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Explainer: If Trump revives Iran sanctions, they'll take time to come back

WASHINGTON (Reuters) - Reports of the Iran nuclear deal’s imminent demise might just be premature.

FILE PHOTO: Iran's national flags are seen on a square in Tehran February 10, 2012, a day before the anniversary of the Islamic Revolution. REUTERS/Morteza Nikoubazl/File Photo

President Donald Trump will decide by May 12 whether

to restore U.S. economic sanctions on Tehran, which would be a severe blow to the 2015 pact between Iran and six major powers.

Under the deal, Tehran agreed to curb its nuclear program in return for relief from economic sanctions. Trump’s predecessor, Barack Obama, struck the pact to try to keep Iran from building a nuclear weapon but Trump believes it has “disastrous flaws.”

Even if Trump rejects a possible remedy being worked out by U.S. and European officials and decides to bring back sanctions, the key U.S. sanctions targeting Iran’s oil sales will not immediately resume.

As a result, oil markets and companies may have some time to adjust to the prospect of fresh U.S. sanctions, and diplomats could keep trying to avert them.

There are at least two avenues potentially offering more time for talks after May 12, difficult as that may seem given that Iran has strongly warned against reviving sanctions.

The agreement has a dispute resolution clause that provides at least 35 days to consider a claim that any party has violated its terms. That can be extended if all parties agree.

And if Trump restores the core U.S. sanctions, under U.S. law he must wait at least 180 days before imposing their most draconian consequence: targeting banks of nations that fail to cut significantly their purchases of Iranian oil.

Iran has ruled out renegotiating the accord and threatened to retaliate, though it has not said exactly how, if Washington pulls out.

“Iran has several options if the United States leaves the nuclear deal. Tehran’s reaction to America’s withdrawal of the deal will be unpleasant,” Iranian Foreign Minister Mohammad Javad Zarif said Thursday.


Oil markets are watching the issue closely.

“This is a market that is on tenterhooks in terms of monitoring headlines out of the Middle East,” said John Kilduff, a partner at Again Capital Management, a hedge fund in New York.

While the physical impact on oil supplies may be delayed or muted if the deal unravels, futures are expected to react sharply to a return of Iran sanctions.

Oil prices already reflect a $1 to $3 premium on the assumption that the United States may pull out of the deal and that additional sanctions may be put in place that will harm Iran’s ability to sell oil into the market.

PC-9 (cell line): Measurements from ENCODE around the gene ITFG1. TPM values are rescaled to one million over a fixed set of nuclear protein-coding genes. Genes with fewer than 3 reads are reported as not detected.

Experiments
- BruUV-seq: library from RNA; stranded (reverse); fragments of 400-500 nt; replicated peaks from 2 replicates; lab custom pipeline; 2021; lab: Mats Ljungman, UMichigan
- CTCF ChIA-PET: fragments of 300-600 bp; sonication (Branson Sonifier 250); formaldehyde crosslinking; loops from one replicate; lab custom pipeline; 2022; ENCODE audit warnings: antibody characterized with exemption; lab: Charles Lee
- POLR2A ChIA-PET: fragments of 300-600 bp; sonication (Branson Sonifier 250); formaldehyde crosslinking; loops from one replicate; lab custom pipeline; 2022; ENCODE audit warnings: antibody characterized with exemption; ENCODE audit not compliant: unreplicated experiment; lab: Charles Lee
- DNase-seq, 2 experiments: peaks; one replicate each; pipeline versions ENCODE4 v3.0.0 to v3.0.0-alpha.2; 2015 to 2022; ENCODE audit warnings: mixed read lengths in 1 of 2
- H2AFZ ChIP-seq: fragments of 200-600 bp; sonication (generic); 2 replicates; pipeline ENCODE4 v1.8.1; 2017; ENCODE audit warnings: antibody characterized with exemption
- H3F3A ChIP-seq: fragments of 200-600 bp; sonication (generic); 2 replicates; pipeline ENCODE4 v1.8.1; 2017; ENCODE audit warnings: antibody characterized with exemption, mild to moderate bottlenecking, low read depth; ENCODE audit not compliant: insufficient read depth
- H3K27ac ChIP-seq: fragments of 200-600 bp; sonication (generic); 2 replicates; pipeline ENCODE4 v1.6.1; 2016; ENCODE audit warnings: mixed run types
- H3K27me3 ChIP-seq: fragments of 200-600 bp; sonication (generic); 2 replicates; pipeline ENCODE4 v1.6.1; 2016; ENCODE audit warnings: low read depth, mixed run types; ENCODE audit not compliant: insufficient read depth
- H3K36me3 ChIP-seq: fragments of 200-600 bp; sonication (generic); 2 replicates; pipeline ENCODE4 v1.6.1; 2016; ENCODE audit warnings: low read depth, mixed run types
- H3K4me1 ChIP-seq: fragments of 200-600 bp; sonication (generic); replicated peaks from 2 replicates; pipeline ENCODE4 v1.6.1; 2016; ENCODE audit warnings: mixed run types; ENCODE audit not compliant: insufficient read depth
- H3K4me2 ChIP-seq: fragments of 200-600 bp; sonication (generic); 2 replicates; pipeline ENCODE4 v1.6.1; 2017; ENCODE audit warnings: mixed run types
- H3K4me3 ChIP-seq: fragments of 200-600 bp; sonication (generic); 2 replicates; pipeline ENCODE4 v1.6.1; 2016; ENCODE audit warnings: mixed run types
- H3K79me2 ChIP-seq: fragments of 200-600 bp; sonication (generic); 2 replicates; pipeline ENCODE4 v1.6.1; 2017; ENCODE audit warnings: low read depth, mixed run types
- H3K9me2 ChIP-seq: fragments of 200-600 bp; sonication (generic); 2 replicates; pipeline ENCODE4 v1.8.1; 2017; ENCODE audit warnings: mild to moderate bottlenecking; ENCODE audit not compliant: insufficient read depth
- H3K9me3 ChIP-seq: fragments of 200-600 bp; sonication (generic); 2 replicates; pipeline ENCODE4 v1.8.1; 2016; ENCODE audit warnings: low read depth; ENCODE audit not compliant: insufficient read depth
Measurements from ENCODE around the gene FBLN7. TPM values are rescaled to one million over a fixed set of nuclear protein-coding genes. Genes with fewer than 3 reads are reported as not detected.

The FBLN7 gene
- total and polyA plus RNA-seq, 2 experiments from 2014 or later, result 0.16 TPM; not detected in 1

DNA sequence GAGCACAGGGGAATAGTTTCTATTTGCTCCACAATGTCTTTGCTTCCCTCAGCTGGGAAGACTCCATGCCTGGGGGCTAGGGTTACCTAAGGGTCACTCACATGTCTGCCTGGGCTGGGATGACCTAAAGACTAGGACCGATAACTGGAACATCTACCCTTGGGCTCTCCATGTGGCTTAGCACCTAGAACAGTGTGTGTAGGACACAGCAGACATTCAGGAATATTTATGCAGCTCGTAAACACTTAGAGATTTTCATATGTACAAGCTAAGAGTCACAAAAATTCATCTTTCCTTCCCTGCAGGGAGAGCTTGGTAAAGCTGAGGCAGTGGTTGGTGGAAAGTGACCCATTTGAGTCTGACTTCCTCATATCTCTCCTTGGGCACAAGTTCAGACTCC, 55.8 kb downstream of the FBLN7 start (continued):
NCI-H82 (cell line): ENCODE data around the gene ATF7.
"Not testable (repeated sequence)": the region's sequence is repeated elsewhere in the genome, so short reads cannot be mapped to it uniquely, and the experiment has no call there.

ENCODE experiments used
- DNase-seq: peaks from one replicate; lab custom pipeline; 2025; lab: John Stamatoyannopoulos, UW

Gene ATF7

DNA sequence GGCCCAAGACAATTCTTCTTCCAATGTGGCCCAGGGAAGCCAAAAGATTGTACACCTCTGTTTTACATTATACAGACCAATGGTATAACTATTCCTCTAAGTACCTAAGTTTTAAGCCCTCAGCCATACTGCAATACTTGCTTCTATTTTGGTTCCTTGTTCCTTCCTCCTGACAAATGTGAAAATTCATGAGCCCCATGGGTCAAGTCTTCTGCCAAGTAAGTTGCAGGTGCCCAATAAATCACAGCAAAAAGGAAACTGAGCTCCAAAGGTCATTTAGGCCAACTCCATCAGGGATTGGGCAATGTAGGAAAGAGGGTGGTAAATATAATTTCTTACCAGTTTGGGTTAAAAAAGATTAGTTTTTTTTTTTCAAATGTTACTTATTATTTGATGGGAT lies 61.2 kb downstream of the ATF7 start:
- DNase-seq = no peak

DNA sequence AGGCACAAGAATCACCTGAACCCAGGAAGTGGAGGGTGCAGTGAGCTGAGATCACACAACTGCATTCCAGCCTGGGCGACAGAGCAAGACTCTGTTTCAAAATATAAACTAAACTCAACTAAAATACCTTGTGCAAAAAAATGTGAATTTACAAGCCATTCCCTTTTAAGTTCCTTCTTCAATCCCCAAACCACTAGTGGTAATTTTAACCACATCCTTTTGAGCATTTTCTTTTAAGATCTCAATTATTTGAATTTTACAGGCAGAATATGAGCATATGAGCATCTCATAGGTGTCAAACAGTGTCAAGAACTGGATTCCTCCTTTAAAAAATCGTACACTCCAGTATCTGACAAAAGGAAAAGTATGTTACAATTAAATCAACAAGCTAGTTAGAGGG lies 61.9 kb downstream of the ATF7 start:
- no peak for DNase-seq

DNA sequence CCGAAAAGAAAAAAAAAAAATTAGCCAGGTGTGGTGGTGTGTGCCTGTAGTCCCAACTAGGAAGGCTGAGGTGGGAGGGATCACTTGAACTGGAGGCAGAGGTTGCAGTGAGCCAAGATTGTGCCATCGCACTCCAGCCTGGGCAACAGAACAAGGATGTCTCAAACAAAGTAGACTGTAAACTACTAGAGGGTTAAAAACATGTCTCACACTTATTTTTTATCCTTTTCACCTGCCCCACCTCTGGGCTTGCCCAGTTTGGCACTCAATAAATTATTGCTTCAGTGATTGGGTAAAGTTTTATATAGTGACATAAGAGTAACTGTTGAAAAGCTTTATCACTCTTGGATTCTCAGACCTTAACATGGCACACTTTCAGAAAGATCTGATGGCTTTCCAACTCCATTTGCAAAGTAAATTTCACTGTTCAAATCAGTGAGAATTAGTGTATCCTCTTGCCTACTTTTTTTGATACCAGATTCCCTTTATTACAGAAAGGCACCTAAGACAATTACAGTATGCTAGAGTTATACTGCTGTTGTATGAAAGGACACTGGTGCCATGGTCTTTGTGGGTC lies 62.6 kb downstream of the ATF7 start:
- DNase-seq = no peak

If the United States opts to remain in the deal by May 12, oil prices would drop to eliminate this premium. On the other hand, if it pulls out and Iranian exports are cut, prices could climb as much as $5 a barrel.

If Trump declares that he is reviving sanctions, it is unclear whether European allies would still want to talk or whether the deal’s other parties, including Iran, would accept any compromise before the sanctions actually kick in.

“It is technically feasible by virtue of having this window ... but (I) struggle to see how it would work in reality,” said a European diplomat of talking beyond May 12.

The leaders of France and Germany visit Washington next week in the hopes of persuading Trump to bless an emerging fix being worked out among British, French, German and U.S. diplomats that might preserve the agreement.


The odds of the deal collapsing appear to have risen since Trump recently appointed hawkish National Security Adviser John Bolton and nominated Mike Pompeo to become secretary of state.

The end of the pact would raise tensions in the Middle East where rivals Saudi Arabia and Iran are vying for supremacy.

It could also make it harder for Trump to get North Korea to curb its nuclear program, given that Pyongyang might conclude Washington cannot be trusted to keep its word.

Trump sees three defects in the deal: a failure to address Iran’s ballistic missile program; the terms under which international inspectors can visit suspect Iranian nuclear sites; and “sunset” clauses under which limits on the Iranian nuclear program start to expire after 10 years.

Diplomats have cited progress on ballistic missiles and on inspections but the sunsets issue remained unresolved.

Pompeo, currently CIA director, and Treasury Secretary Steven Mnuchin - have hinted at the possibility of continuing talks, either about a fix or about a whole new deal.

“He can have it both ways by declining to extend the waivers in mid-May, and then using the six-month window to try to prod the Europeans to do more ... before sanctions actually kick back in,” said a former U.S. official.

“Classic Trump - lots of sound and fury, with the door still cracked open,” he said, citing fears this “would only prolong the death by a thousand cuts that is the (deal’s) likely fate.”

Reporting By Arshad Mohammed; Additional reporting by Tim Gardner in Washington, Parisa Hafezi in Ankara, John Irish in Paris and Jessica Resnick-Ault in New York; Editing by Yara Bayoumy and Alistair Bell